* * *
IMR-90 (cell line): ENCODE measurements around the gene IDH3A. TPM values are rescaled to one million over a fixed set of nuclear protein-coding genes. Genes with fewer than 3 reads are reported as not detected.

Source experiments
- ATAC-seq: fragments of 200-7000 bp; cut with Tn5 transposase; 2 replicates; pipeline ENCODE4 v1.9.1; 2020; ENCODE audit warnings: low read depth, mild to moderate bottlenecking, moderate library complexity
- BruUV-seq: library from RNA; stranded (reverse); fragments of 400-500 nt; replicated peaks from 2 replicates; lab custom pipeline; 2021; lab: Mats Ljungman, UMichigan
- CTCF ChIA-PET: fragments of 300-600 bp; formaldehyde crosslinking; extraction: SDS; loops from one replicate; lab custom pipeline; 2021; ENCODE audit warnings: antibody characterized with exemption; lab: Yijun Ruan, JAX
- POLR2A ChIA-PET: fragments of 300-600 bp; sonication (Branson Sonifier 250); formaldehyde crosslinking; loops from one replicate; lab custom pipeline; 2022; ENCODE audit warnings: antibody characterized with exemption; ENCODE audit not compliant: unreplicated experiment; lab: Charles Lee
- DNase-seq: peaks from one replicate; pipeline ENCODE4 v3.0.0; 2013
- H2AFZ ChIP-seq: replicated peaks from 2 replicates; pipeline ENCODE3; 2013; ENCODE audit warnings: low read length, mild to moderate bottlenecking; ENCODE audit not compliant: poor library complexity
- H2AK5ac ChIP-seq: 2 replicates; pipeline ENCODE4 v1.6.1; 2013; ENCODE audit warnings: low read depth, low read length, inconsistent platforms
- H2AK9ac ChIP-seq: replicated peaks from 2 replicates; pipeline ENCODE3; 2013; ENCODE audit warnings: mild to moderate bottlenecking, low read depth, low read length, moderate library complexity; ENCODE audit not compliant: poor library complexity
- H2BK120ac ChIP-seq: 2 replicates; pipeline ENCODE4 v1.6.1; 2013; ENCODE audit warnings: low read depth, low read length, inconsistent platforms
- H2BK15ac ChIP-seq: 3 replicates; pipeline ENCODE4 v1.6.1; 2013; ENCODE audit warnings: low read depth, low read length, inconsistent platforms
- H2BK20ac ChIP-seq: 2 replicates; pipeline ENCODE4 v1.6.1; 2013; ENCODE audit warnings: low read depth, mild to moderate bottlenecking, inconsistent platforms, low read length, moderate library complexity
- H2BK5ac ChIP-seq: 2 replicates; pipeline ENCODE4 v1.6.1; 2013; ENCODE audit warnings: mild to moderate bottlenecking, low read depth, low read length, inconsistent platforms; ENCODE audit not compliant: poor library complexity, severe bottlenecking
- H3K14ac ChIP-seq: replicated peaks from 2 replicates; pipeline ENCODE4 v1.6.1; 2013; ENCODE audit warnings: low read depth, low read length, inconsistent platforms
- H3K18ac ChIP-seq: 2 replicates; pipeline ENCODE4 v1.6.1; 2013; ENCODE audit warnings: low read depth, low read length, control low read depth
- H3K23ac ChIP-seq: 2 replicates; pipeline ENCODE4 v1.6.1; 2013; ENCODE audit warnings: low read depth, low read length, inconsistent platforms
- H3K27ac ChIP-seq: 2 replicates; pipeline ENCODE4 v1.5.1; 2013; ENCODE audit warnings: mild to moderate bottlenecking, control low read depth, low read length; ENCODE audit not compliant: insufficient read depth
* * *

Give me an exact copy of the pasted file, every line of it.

IMR-90 (cell line): ENCODE measurements around the gene IDH3A. TPM values are rescaled to one million over a fixed set of nuclear protein-coding genes. Genes with fewer than 3 reads are reported as not detected.

Source experiments
- ATAC-seq: fragments of 200-7000 bp; cut with Tn5 transposase; 2 replicates; pipeline ENCODE4 v1.9.1; 2020; ENCODE audit warnings: low read depth, mild to moderate bottlenecking, moderate library complexity
- BruUV-seq: library from RNA; stranded (reverse); fragments of 400-500 nt; replicated peaks from 2 replicates; lab custom pipeline; 2021; lab: Mats Ljungman, UMichigan
- CTCF ChIA-PET: fragments of 300-600 bp; formaldehyde crosslinking; extraction: SDS; loops from one replicate; lab custom pipeline; 2021; ENCODE audit warnings: antibody characterized with exemption; lab: Yijun Ruan, JAX
- POLR2A ChIA-PET: fragments of 300-600 bp; sonication (Branson Sonifier 250); formaldehyde crosslinking; loops from one replicate; lab custom pipeline; 2022; ENCODE audit warnings: antibody characterized with exemption; ENCODE audit not compliant: unreplicated experiment; lab: Charles Lee
- DNase-seq: peaks from one replicate; pipeline ENCODE4 v3.0.0; 2013
- H2AFZ ChIP-seq: replicated peaks from 2 replicates; pipeline ENCODE3; 2013; ENCODE audit warnings: low read length, mild to moderate bottlenecking; ENCODE audit not compliant: poor library complexity
- H2AK5ac ChIP-seq: 2 replicates; pipeline ENCODE4 v1.6.1; 2013; ENCODE audit warnings: low read depth, low read length, inconsistent platforms
- H2AK9ac ChIP-seq: replicated peaks from 2 replicates; pipeline ENCODE3; 2013; ENCODE audit warnings: mild to moderate bottlenecking, low read depth, low read length, moderate library complexity; ENCODE audit not compliant: poor library complexity
- H2BK120ac ChIP-seq: 2 replicates; pipeline ENCODE4 v1.6.1; 2013; ENCODE audit warnings: low read depth, low read length, inconsistent platforms
- H2BK15ac ChIP-seq: 3 replicates; pipeline ENCODE4 v1.6.1; 2013; ENCODE audit warnings: low read depth, low read length, inconsistent platforms
- H2BK20ac ChIP-seq: 2 replicates; pipeline ENCODE4 v1.6.1; 2013; ENCODE audit warnings: low read depth, mild to moderate bottlenecking, inconsistent platforms, low read length, moderate library complexity
- H2BK5ac ChIP-seq: 2 replicates; pipeline ENCODE4 v1.6.1; 2013; ENCODE audit warnings: mild to moderate bottlenecking, low read depth, low read length, inconsistent platforms; ENCODE audit not compliant: poor library complexity, severe bottlenecking
- H3K14ac ChIP-seq: replicated peaks from 2 replicates; pipeline ENCODE4 v1.6.1; 2013; ENCODE audit warnings: low read depth, low read length, inconsistent platforms
- H3K18ac ChIP-seq: 2 replicates; pipeline ENCODE4 v1.6.1; 2013; ENCODE audit warnings: low read depth, low read length, control low read depth
- H3K23ac ChIP-seq: 2 replicates; pipeline ENCODE4 v1.6.1; 2013; ENCODE audit warnings: low read depth, low read length, inconsistent platforms
- H3K27ac ChIP-seq: 2 replicates; pipeline ENCODE4 v1.5.1; 2013; ENCODE audit warnings: mild to moderate bottlenecking, control low read depth, low read length; ENCODE audit not compliant: insufficient read depth